Sharp Edged Truth by the Fringe 3/13/13

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Sharp Edged Truth

Whenever we discover some new, sharp edged truth, perhaps even naming it a “law” of something, after a time, the hard edges begin to fray.  When we’ve lived with it for awhile, our original law loses its power, either because we come to understand it applies only to a spectrum of cases and by no means all cases, or because our understanding out-paces it and it is revealed to be the result of a series of misunderstandings and mis-assumptions, and the truth is too complex to be captured by our calculations, and we must be satisfied with a certain degree of doubt.  Gravity is a case; Newton’s clever calculations thrilled us for a few hundred years, and they are still useful in special cases, but gravity today is fully as mysterious as it was before Isaac’s apple.  What goes up, it turns out, does not always come down.

Most of us were born in the afterglow of the industrial revolution.  The steam engine locomotive is our metaphor for how law should work, and the economy, and medicine.  This follows that, the piston goes back and forth, the valves move in their runners at the appointed time, steam comes out, the wheels turn, and the train of the social world chugs down the tracks, getting ever closer to, we imagine, our destiny with evolution.

Science as we know it is marvelous; science is where common sense is often revealed as nonsense.  But science, when used to create certainty instead of functioning on the power of doubt, becomes its own social explanation.

Even the most forward thinking, most up to date science fan, the one with earth at night from space as a screen saver, and pictures of the collider at CERN on the wall, still basically thinks of society and law as a locomotive, with linear relationships, where every part is knowable, and which can be maintained on track to our final destination.

But, experience simply doesn’t bear that out.

Instead, what experience, that is, history, reveals is that society obeys less the laws of linear, Newtonian science, than the insights of the complex sciences.  Society is not a “thing”, it is not buildings nor law books, society is action and interaction; a stream or bank of clouds is a much better metaphor for society than a steam engine.  Just as all matter is essentially stored energy, social structure is essentially habitual social interaction.  Churches exist because we believe together.

Clearly, it is time for us to abandon the idea of society as controllable in the way that locomotives are, and start using more appropriate descriptive metaphors and more complex social strategies.

Why has it become so urgent for us to update our view of society and vision of the future?  It is simple: we are running out of world.  Not only are our numbers becoming far too high for the planet to carry, but changing climate is reducing the amount of land suitable for growing food.  We’ve stripped the oceans, some fear to the point where it would take generations to recover.  It may not be enough if we stopped over fishing now; stopped dumping plastics in the sea today; stopped right now churning out acid in the form of carbon dioxide which is making the seas unlivable for many small creatures, the basis of larger animals up the food chain, to us.

We can’t realistically do those things.  Literally millions would die in just weeks if we suddenly ceased the activities we rely on, which are depleting the earth.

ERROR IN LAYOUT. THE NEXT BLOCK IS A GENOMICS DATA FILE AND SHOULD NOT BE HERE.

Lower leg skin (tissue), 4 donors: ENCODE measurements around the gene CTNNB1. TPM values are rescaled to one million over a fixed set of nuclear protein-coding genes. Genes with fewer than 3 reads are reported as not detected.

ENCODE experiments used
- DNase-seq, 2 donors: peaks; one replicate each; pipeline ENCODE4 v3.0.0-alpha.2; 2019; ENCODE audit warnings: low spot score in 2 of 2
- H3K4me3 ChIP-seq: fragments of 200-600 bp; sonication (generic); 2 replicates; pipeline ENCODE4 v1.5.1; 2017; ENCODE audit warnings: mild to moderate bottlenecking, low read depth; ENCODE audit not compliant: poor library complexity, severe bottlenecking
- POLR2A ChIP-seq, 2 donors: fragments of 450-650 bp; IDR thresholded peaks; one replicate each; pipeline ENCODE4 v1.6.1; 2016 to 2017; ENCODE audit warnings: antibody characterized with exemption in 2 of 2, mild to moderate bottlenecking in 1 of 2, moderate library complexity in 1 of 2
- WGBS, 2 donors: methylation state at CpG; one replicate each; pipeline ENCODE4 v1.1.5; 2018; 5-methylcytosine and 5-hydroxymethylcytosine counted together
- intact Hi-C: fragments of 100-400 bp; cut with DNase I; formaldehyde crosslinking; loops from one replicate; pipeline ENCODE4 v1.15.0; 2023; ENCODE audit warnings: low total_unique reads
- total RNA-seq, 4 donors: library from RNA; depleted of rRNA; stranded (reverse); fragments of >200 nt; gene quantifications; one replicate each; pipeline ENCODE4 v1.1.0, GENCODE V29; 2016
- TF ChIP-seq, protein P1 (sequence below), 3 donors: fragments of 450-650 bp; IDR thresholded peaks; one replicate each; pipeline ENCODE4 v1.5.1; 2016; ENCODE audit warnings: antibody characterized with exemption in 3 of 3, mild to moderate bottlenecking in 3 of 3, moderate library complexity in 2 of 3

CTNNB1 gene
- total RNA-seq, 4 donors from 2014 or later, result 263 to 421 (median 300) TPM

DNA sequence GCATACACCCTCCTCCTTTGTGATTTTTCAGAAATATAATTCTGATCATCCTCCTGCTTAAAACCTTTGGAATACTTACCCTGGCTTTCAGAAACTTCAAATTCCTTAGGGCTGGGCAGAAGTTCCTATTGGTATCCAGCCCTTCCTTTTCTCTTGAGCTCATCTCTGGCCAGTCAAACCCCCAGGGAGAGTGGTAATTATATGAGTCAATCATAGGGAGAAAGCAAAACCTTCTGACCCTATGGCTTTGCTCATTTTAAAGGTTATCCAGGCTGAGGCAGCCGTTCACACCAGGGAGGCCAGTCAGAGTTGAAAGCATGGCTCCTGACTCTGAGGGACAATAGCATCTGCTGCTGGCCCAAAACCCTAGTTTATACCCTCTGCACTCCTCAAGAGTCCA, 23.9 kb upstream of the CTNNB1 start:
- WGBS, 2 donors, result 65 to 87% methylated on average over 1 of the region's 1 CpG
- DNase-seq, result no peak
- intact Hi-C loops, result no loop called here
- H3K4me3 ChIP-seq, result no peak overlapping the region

Once we examine the data and come to the conclusion that we can’t keep going as we are, the common sense conclusion is to draw on our resources to create a humane, sustainable planet with equitable distribution for every person.  Science, though, is rough on “common sense”.

There is a maximum carrying capacity for the planet.  That maximum capacity fluctuates according to a number of variables, one being the rate at which we use resources per person, others are weather and solar storms and events over which we have little or no control.  It also fluctuates with population.

We have long ago passed the population where most people can live as Americans live, driving cars, eating meat, heating and cooling homes with petroleum and so on.

As a society, and a global species, we should have honest, unpleasant discussions about what standard of living people will have, and how that is to be decided.  It might be possible we wish to prevent some people from reproducing, or declare an age past which medical care will no longer be offered beyond pain relief.  It might be a part of the discussion to consider war, epidemics, droughts and global climate change as ways of controlling population, and asking ourselves which means of common population reduction we want to allow, and which to prevent.  Do we all want to be vegans?  Do we want to give up half our electricity so more people can have power?  Do we want to halve the population, instead?

Currently, the wealthy live long and well, and the poor die young.  Maybe that’s the system we prefer.  It might not be the most humane or fair system, though it is a system which would reach an equilibrium for a time.  It’s the system we have; is it the system we want?

Neither the left nor the right have spoken honestly about the impacts of people on the system, or about the limits population must find, or about who will have, and who will not.  It’s a discussion we need to have, and we need to include all the factors which impact our future, and the likely complex responses the system will have to changes in those factors.

Want a slightly different and more scholarly approach?  Read this:

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